“Customer trust defines the integrity of your company. And if they don't trust you, it's going to come out in very negative NPS scores,” says Dean. “I would argue that we've got probably twice the industry average for commercial B2B enterprise software plays in terms of our NPS scores.”
Alteryx's net expansion of revenue has consistently hovered around 120 across the entire customer base and for global 2,000 customers has been as high as 140, levels rarely seen in the SaaS world.
“A lot of that is attributed to the fact that we make the journey of getting, using, and loving Alteryx so incredibly powerful. Customers don't want to call up tech support and ask questions. They want to talk to experts in their field that may be in the same geography or in the exact same vertical with the same use case.”
The added benefit beyond building these connections, says Dean, is ticket deflection, so that tech support is free to handle the really tough challenges. “If you build community right, you should see no less than 80% ticket deflection. In our case, it’s north of 90% ticket deflection.”
Community can be a nebulous concept for stakeholders and investors to grasp, and translating it into these business metrics can help them understand its value.
“You've got to talk about the benefits of ticket deflection and customer engagement. About feedback to help your Product team — which is going to be a percentage of your total spend — which made them more efficient. It's got to be an economic conversation,” says Dean.
“We now know that community has a force multiplier effect. Customers who have their Alteryx users registered on community expand their Alteryx investment three times the level of what customers not on community spend.
“And we didn't browbeat anybody into spending that money. They figured out that, ‘If I can learn this, anyone can learn this’, and they started bringing their associates and doing larger contract deals. Because more questions exist in business than days in it to solve some of these problems.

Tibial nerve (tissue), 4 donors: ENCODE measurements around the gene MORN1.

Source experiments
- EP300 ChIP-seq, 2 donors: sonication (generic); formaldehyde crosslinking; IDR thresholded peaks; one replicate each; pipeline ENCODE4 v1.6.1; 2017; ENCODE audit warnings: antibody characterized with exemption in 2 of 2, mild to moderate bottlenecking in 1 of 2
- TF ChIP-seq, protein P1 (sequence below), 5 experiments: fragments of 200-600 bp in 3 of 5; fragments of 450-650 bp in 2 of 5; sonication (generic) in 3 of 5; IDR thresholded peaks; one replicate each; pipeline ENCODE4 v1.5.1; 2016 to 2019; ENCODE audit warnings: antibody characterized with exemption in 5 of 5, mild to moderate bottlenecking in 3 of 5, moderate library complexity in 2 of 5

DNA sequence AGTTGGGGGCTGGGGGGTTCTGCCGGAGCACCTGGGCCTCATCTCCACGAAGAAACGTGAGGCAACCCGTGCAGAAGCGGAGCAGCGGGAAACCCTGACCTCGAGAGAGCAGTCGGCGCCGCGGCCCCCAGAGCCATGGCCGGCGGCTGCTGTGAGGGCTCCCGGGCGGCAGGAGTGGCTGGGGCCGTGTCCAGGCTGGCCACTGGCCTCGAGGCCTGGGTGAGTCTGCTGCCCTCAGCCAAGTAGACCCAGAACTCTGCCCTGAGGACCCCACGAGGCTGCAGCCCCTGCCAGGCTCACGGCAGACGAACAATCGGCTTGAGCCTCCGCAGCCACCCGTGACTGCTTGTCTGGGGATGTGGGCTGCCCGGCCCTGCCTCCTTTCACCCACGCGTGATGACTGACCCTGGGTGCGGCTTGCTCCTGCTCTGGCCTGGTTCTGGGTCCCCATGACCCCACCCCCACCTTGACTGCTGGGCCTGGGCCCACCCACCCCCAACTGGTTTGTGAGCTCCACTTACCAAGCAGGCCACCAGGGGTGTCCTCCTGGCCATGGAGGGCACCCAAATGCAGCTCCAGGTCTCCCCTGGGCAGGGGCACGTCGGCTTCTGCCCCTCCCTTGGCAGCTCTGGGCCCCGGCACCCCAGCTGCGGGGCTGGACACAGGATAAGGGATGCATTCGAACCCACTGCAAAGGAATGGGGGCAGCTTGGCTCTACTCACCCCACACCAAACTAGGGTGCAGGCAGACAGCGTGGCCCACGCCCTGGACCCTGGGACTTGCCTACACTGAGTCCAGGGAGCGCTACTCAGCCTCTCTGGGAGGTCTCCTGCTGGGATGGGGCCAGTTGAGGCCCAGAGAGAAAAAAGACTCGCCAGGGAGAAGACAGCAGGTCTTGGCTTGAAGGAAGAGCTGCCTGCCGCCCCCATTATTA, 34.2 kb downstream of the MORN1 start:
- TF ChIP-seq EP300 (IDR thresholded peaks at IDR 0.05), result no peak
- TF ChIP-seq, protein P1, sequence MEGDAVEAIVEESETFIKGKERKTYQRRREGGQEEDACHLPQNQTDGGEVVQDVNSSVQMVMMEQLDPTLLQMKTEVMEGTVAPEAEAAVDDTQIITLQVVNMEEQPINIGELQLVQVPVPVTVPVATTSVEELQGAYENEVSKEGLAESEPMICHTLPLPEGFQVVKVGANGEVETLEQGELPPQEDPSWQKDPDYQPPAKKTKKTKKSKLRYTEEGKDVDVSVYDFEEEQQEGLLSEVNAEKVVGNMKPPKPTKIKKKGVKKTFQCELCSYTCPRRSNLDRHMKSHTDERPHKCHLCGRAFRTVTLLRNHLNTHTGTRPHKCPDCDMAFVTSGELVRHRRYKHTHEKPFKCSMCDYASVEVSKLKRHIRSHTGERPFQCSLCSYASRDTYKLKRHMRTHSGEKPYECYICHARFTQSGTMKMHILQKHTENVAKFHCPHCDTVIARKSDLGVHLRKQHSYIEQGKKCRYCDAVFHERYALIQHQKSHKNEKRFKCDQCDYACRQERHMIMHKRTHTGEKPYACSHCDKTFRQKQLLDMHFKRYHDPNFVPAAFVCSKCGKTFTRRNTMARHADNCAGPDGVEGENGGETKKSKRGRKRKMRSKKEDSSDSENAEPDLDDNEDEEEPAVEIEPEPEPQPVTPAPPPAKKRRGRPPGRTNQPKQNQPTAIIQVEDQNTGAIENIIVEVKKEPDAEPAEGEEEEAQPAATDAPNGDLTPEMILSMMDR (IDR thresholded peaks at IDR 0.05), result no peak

“People are beginning to realize that you have to have a force multiplier effect, you can't scale linearly. If you want high-growth companies, you've got to have easier mechanisms to allow that to occur. Meanwhile, you are getting all the benefits that you thought you would also get: better retention, a larger expansion, ticket deflection, NPS scores, and all the benefits there.”
The community’s feedback for the Product team is something Alteryx takes seriously — it’s one of the key ways the company ideates to improve its platform.
“We've put in dozens of product features, even community features, based on customer feedback. And yes, you can have these meetings face-to-face, and you can have roundtables and premier customer programs. But you can also just listen to any customer who's having difficulty with the way the UI or UX works, or the integration of this part with this part,” says Dean.
“You’ve got to be willing to hear customers out and give them good feedback as to why you will or why you can't include a feature. We actually post which features have already been added, which ones are already on the roadmap, and which ones have either been declined or rejected for some specific reason.
“A lot of software companies, especially enterprise companies, don't want to hear their customers bitch and moan about difficulties with the product. But if you don't want to listen to customers then don't have a community, because it's an obligation at that point.”
Building a community can be difficult, especially when executives don’t see community as a benefit to an organization, Dean says. “[Community] is a perfect play for financials of an organization, so stick with it. Build out communities, share what you’ve done. Because ultimately, the software world is going to be dominated by great communities who will help companies build better products.”